A recent Portland Press Herald article featured the story of Thomas Schoolcraft, a New Hampshire man whose request for pardon of his felony conviction was denied last Wednesday by New Hampshire’s Executive Council.
At the age of 19, Schoolcraft committed nine home burglaries, pled guilty and served nine months behind bars. After his release, he went on to get a high school equivalency degree; graduated from Keene State College with a major in criminal justice and following an internship with Cheshire County House of Corrections Superintendent, was hired as a correctional officer at the Cheshire County Jail.
Then, after working in the jail for two years, he decided to pursue his master’s degree in criminology at Boston University. By all standards it would seem that Schoolcraft was nicely setting himself up for a bright career in corrections.
However, his criminal record precludes him from holding most law enforcement position including serving as a prison guard or probation and parole officer with the New Hampshire Department of Corrections. Despite his exemplary education and experience, a felony conviction from nearly a decade before makes it impossible for Schoolcraft to advance within his chosen career.
Schoolcraft’s sad story reminds us that prison over-crowding is just one of the consequences of mass incarceration. While in order to repay his debt to society, our legal system deemed Schoolcraft needed to spend nine months behind bars, the time he spent in jail was only part of his sentence. Instead, Schoolcraft will be dealing with the consequences of his contact with the criminal justice system for the rest of his life.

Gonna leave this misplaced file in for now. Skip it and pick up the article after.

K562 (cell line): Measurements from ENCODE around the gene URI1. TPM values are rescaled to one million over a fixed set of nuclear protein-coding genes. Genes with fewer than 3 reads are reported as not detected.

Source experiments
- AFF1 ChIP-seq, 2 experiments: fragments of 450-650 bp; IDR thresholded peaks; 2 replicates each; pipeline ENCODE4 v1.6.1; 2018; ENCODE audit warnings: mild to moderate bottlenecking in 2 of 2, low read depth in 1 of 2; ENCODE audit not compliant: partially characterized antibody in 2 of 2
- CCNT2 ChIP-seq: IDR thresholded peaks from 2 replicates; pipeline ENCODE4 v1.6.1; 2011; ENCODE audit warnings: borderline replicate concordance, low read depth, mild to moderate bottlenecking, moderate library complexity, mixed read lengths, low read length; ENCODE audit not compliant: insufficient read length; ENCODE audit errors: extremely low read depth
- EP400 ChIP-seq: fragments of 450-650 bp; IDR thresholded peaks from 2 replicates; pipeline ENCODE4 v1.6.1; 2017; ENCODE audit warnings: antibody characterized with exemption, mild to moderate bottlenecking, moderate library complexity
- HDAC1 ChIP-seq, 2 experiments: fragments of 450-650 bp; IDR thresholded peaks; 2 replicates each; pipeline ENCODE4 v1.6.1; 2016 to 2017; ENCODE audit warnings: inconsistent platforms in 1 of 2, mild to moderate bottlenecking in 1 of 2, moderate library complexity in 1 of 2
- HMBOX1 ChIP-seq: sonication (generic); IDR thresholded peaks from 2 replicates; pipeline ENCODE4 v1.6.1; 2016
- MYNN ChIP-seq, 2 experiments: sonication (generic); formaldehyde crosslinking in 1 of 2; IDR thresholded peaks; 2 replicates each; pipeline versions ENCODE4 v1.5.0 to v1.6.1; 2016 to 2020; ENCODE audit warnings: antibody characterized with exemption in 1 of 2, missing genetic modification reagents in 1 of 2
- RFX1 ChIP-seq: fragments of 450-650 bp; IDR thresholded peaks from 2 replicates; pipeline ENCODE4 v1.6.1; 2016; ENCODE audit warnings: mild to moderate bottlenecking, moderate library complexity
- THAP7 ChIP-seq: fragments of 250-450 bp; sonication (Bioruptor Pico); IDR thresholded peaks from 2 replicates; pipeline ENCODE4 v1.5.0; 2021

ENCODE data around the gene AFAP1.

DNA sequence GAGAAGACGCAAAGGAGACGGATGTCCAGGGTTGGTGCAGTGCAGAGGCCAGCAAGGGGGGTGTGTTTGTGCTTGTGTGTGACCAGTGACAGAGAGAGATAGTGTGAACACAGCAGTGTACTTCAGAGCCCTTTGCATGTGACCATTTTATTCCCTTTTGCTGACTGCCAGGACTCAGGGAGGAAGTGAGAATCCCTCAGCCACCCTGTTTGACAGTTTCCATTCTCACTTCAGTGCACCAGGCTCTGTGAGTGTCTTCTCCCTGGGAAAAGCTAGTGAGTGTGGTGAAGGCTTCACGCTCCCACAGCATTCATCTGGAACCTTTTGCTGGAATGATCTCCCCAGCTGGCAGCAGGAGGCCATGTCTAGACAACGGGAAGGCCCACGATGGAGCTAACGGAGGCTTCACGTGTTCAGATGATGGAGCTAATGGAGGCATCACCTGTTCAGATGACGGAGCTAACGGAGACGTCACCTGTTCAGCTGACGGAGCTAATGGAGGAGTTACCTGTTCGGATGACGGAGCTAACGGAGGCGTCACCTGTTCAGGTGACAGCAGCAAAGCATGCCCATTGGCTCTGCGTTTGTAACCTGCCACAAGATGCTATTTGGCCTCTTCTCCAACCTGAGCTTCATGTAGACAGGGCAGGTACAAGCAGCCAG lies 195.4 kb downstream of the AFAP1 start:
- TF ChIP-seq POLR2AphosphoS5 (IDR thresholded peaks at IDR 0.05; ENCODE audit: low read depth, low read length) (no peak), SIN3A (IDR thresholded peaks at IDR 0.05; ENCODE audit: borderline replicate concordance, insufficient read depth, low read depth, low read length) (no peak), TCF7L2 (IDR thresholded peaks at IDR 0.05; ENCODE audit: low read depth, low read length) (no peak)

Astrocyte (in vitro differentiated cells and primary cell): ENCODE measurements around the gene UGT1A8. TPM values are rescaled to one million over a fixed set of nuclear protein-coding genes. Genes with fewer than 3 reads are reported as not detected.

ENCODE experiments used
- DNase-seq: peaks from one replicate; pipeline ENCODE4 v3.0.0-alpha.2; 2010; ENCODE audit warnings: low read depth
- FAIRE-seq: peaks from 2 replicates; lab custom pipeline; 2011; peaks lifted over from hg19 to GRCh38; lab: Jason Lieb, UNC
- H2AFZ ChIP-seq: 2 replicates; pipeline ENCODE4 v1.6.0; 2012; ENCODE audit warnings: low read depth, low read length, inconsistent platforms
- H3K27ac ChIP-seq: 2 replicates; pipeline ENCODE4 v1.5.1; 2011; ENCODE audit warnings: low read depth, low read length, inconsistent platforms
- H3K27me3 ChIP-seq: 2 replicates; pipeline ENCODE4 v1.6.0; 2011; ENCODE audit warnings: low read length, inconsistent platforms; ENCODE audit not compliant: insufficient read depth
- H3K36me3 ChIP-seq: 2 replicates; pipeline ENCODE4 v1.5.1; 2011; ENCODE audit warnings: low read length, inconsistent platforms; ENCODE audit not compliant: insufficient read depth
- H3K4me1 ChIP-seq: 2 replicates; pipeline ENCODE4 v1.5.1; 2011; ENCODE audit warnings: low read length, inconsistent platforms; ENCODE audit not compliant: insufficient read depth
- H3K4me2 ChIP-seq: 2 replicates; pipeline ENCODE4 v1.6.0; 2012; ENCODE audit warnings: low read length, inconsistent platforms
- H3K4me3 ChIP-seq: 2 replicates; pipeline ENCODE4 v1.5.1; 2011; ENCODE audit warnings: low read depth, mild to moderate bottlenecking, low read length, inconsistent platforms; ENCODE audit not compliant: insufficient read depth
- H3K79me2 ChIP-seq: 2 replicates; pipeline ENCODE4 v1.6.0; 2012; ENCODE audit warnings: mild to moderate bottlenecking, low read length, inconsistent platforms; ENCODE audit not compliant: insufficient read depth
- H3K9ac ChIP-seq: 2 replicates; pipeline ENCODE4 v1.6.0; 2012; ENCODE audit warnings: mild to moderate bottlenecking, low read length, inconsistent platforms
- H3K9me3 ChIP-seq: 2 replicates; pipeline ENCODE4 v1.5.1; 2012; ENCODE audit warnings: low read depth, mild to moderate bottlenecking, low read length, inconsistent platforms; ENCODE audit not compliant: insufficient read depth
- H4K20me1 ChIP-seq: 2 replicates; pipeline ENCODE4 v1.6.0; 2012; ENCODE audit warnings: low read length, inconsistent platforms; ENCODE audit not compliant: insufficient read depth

And unfortunately, Schoolcraft is just one of millions of former offenders facing the life-long implications of a criminal record. Across our country former offenders are barred from accessing public housing and other benefits, are ineligible to receive federal student aid, will –like Schoolcraft – face employment discrimination, and in all but two states are denied their right to vote.
Schoolcraft’s story also gives us an opportunity to reflect on the ultimate goals of our correction system. Is it, as stated in the name to “correct” behavior we deem as harmful to society with the ultimate goal of rehabilitation? Or is it, as with the case of Thomas Schoolcraft, purely punitive, where a person’s punishment for past mistakes will follow them for their entire life.